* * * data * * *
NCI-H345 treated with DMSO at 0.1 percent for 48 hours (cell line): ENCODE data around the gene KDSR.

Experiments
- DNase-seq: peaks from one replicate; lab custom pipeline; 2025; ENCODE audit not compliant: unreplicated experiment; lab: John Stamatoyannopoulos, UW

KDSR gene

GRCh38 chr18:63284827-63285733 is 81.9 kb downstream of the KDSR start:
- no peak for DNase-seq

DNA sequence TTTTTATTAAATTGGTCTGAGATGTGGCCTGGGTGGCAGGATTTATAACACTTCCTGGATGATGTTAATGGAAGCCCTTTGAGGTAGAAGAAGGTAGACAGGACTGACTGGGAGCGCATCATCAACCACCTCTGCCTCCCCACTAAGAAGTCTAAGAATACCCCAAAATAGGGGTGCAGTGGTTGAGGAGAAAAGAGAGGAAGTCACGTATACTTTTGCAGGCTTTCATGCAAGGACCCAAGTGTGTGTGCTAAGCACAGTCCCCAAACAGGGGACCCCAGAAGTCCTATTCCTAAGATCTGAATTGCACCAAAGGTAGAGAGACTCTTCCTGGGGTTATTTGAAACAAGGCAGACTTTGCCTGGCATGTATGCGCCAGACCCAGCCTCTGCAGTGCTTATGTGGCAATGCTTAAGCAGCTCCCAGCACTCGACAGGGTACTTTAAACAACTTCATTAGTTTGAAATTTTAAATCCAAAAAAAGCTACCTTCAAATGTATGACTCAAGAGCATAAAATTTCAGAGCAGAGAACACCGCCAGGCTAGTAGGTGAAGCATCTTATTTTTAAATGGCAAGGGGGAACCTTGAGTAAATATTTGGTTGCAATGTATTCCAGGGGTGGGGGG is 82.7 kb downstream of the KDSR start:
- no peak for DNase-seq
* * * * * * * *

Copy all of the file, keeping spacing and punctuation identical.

NCI-H345 treated with DMSO at 0.1 percent for 48 hours (cell line): ENCODE data around the gene KDSR.

Experiments
- DNase-seq: peaks from one replicate; lab custom pipeline; 2025; ENCODE audit not compliant: unreplicated experiment; lab: John Stamatoyannopoulos, UW

KDSR gene

GRCh38 chr18:63284827-63285733 is 81.9 kb downstream of the KDSR start:
- no peak for DNase-seq

DNA sequence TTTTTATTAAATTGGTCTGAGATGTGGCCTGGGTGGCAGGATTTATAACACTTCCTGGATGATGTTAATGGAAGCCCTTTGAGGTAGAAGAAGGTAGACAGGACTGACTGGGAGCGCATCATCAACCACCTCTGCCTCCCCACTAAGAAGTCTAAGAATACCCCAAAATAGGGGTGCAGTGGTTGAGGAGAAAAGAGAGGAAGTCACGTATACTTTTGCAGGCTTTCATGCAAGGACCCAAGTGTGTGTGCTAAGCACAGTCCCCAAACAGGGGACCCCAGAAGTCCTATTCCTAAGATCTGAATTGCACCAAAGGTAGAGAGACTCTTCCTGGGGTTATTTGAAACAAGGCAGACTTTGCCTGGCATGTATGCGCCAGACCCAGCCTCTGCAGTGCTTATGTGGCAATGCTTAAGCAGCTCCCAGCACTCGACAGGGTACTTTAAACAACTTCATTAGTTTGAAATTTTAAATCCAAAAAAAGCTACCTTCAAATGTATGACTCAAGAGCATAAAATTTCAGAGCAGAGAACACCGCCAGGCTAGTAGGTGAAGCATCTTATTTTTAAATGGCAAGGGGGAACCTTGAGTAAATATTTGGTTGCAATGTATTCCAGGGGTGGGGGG is 82.7 kb downstream of the KDSR start:
- no peak for DNase-seq